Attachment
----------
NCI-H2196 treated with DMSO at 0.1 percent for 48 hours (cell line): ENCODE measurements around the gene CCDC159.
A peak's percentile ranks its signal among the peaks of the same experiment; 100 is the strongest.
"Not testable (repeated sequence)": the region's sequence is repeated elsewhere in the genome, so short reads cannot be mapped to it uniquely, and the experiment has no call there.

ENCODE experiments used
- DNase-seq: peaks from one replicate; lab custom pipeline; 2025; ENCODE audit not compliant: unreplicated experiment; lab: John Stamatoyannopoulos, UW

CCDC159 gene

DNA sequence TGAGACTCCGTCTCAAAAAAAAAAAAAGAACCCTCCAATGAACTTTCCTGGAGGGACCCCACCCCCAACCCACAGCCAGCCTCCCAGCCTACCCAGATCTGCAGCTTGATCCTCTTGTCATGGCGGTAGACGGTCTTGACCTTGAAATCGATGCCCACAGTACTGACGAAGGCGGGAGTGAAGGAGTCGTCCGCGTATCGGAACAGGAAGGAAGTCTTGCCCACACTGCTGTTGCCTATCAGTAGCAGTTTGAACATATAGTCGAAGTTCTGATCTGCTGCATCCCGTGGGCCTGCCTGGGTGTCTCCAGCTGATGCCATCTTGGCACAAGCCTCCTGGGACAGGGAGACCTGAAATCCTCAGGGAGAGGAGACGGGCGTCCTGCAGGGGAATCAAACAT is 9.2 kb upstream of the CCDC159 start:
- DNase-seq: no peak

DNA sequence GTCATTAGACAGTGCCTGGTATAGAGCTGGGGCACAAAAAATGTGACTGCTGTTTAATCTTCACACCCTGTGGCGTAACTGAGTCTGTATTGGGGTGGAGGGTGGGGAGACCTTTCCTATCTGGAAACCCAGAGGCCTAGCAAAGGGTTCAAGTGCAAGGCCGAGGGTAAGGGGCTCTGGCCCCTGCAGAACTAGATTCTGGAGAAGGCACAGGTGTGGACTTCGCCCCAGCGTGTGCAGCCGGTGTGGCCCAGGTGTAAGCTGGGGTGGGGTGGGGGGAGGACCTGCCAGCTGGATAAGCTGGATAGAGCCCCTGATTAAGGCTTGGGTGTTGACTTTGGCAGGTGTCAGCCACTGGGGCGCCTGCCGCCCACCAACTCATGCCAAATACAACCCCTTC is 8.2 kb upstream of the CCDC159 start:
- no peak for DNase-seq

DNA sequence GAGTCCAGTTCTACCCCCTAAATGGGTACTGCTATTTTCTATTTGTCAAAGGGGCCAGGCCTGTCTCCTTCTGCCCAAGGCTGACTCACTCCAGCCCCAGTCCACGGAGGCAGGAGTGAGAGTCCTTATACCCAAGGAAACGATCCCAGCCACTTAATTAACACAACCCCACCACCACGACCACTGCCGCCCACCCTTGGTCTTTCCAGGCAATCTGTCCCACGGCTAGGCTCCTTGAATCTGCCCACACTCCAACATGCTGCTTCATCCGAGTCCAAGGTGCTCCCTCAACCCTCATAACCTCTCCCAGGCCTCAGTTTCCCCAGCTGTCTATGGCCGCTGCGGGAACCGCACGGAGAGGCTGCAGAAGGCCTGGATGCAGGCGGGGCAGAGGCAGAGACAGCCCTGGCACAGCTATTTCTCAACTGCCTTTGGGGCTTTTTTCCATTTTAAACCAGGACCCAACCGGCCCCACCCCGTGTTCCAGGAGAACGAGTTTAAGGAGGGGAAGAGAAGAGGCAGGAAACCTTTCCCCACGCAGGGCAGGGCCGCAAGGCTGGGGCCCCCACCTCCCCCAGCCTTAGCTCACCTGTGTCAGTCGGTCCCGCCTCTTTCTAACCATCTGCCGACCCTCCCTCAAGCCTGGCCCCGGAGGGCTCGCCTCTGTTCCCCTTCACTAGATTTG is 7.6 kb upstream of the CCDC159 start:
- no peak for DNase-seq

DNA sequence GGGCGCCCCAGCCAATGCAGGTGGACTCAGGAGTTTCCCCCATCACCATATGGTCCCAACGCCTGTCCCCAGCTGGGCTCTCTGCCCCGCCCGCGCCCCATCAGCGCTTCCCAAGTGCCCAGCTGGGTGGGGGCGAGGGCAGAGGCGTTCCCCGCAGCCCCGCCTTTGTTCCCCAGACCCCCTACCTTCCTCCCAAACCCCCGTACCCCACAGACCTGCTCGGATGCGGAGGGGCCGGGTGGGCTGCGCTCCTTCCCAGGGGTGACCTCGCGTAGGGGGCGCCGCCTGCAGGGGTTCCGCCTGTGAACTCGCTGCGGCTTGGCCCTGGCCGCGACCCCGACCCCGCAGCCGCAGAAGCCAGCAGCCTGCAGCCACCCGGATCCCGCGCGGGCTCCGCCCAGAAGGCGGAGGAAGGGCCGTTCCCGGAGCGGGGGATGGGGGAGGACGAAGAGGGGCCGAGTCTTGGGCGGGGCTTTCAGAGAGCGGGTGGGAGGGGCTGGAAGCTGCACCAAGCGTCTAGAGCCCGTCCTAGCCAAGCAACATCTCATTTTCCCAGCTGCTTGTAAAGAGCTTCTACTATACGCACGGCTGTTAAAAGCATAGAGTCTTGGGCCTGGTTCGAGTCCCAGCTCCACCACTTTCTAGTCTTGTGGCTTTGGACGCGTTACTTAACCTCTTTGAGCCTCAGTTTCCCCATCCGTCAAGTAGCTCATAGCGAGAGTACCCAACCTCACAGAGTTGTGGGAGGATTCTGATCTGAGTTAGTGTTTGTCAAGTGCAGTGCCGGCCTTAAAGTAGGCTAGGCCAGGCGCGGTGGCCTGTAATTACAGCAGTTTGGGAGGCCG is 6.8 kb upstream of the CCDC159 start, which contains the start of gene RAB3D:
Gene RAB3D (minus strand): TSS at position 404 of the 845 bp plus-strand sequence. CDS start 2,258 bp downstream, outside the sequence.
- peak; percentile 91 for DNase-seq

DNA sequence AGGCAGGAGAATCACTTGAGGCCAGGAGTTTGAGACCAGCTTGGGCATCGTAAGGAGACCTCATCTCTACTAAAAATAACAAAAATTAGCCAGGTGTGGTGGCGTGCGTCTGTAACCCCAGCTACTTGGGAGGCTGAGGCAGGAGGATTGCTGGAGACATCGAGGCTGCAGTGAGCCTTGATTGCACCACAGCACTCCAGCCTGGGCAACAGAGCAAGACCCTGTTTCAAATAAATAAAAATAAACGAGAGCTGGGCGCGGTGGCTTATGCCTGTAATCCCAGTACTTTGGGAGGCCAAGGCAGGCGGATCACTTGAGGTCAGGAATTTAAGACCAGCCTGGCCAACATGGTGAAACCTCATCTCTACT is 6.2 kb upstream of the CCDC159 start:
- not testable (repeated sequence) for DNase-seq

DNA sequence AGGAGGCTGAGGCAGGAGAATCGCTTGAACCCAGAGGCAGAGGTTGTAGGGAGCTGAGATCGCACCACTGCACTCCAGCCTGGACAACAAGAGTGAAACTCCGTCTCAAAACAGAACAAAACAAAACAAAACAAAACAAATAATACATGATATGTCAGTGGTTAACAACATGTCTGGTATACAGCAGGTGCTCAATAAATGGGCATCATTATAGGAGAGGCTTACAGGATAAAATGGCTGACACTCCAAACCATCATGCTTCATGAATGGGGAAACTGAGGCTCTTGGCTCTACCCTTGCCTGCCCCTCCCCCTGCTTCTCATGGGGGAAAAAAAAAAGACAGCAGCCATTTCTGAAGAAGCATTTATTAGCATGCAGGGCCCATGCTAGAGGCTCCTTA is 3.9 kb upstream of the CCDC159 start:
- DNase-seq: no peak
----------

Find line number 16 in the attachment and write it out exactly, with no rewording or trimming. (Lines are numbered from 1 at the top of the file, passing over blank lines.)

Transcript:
DNA sequence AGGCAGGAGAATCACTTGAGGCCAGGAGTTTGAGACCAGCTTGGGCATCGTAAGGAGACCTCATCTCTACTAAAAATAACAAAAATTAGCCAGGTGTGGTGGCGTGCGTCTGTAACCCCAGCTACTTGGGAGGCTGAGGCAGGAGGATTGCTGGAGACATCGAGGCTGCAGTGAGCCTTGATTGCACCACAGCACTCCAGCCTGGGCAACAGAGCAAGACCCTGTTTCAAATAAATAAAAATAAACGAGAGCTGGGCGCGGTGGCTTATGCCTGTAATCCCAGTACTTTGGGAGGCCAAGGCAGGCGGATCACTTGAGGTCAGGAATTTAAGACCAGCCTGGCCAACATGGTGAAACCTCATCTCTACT is 6.2 kb upstream of the CCDC159 start: